The ACCC said the costs associated with the LRET were expected to fall significantly after 2020, and did not recommend any action to wind up the scheme before its 2030 end date. But it said the SRES, which cost $130 million in 2016-17, should be wound down and abolished by 2021, almost a decade ahead of schedule, to reduce costs for consumers.

When [...]

Hydro storage is an anti-generator that destroys 20-30% of the electricity fed into it

We’re planning to spend $5,000 million on something to smooth out the bumps from unreliable generators. It is entirely unnecessary in a system where coal supplies the baseload and we have not created artificial rules forcing people to use green electrons in preference over stable and predictable ones. Most estimates of costs from wind and solar ignore the hidden costs — the destructive effect on the whole grid.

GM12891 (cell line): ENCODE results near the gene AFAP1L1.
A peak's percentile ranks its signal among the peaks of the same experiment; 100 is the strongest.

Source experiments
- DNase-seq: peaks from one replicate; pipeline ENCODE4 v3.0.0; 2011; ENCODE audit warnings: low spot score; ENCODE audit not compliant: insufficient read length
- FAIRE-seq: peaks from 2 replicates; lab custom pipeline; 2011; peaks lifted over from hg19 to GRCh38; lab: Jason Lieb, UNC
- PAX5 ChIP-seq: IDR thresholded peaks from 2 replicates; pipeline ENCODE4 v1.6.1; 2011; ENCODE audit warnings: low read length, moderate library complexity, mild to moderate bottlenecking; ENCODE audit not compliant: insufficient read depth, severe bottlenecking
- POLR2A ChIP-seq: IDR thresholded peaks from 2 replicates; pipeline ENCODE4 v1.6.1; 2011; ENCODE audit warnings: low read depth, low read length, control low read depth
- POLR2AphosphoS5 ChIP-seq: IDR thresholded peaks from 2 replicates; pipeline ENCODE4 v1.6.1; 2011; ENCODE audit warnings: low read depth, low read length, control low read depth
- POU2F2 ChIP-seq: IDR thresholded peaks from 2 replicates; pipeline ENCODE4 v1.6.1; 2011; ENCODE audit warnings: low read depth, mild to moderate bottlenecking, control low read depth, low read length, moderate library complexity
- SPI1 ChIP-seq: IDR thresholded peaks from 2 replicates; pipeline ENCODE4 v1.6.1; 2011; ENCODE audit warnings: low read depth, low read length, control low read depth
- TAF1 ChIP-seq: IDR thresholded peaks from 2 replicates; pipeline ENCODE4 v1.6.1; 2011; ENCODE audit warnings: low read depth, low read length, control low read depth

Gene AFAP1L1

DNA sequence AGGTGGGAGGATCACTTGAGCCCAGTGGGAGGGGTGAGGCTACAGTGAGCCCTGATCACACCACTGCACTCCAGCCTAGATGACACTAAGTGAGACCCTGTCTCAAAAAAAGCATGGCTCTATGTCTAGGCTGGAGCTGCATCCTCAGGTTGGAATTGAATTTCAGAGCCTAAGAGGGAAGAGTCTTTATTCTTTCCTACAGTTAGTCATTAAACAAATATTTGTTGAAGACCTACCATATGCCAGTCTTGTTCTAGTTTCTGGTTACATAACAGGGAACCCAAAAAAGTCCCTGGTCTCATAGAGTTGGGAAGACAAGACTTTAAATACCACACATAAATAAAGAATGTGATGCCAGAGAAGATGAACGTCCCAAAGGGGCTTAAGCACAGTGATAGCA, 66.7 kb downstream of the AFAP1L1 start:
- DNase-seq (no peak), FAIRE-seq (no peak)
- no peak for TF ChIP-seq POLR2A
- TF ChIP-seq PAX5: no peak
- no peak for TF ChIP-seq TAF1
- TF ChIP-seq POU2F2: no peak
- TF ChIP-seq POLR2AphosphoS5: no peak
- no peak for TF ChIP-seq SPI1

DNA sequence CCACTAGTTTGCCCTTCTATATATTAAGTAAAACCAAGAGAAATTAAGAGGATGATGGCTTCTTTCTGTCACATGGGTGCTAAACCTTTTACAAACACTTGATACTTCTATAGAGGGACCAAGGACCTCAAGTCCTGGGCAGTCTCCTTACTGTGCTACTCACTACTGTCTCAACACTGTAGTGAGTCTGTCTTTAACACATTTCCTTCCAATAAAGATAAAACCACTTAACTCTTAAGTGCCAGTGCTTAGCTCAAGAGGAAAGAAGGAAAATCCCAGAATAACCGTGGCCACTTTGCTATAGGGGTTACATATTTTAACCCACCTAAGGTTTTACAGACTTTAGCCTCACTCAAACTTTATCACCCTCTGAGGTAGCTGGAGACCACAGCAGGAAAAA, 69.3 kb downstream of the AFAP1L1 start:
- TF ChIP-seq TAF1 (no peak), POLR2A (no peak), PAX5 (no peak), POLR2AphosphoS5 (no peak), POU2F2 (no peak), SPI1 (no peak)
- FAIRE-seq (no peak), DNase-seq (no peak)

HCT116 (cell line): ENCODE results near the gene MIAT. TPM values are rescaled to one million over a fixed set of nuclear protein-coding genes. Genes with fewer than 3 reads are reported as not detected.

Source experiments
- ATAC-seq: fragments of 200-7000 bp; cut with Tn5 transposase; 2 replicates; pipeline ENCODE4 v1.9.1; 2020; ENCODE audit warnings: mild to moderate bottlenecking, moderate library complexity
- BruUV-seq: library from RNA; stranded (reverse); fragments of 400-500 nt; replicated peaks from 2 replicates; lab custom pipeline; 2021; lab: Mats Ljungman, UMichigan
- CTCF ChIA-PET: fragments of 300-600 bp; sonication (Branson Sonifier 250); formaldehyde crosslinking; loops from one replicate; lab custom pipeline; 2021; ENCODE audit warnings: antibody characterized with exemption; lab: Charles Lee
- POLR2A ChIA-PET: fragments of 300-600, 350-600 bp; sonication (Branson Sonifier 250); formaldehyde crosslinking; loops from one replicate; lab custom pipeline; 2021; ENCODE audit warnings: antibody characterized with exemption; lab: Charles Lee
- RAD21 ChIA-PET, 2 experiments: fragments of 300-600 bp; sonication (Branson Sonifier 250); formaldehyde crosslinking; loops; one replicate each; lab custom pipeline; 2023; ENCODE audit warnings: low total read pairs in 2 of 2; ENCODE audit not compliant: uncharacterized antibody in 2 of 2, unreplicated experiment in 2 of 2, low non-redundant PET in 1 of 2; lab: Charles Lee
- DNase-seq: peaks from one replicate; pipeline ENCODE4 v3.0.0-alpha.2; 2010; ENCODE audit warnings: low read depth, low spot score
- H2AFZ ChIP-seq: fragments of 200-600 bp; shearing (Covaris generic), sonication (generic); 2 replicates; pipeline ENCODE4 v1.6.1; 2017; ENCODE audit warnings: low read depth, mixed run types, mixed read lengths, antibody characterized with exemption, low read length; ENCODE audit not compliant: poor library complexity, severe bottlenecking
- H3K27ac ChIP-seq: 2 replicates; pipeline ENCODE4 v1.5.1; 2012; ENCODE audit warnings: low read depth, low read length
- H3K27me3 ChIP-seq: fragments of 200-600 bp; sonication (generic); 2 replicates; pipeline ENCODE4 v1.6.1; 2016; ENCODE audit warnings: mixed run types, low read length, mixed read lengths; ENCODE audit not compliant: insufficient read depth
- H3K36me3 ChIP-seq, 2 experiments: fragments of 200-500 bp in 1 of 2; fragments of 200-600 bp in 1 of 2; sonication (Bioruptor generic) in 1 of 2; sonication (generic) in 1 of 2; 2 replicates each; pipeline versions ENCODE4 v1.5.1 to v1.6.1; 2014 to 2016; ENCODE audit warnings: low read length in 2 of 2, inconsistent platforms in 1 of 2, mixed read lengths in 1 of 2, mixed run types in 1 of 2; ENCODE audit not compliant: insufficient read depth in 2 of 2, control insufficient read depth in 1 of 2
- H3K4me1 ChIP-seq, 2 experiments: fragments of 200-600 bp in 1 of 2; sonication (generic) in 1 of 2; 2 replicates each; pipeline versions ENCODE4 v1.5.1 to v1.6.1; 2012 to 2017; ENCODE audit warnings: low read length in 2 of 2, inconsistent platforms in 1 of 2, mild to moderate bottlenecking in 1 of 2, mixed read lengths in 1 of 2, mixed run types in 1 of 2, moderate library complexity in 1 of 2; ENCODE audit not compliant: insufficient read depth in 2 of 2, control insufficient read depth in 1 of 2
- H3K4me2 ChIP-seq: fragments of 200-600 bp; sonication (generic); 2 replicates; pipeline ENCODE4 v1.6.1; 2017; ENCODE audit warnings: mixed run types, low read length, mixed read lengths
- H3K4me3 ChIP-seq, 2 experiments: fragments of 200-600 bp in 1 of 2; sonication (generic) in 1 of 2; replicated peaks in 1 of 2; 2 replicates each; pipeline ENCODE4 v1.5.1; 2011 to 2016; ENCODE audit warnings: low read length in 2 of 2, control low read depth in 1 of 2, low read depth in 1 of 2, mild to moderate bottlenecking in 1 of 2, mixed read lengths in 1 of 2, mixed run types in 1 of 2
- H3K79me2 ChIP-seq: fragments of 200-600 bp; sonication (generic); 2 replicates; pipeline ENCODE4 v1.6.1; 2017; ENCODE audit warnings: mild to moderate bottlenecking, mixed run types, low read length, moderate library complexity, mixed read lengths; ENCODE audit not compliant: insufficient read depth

Wikipedia on Pumped Storage Hydroelectricity:

“the round-trip energy efficiency of PSH varies between 70%–80%,[4][5][6][7] with some sources claiming up to 87%.[8]

h/t Peter Rees, Michael Crawford, Ian Waters.

Even after Snowy Hydro 2.0, power will cost $90/MWh

Joe Kelly, The Australian last week:

Energy project financier David Carland — the executive director of Australian Resources Development Limited — argues that once the Snowy Hydro project is operating it will provide only partial back-up energy at a high cost.

Using Snowy Hydro’s modelling assumptions, Dr Carland’s calculations show the “levelised cost of energy” — or unit-cost of electricity over the lifetime of an asset — will deliver power significantly in excess of $90/MWh, after allowing for the cost of storage, cycle losses and the initial cost of buying energy at off-peak [...]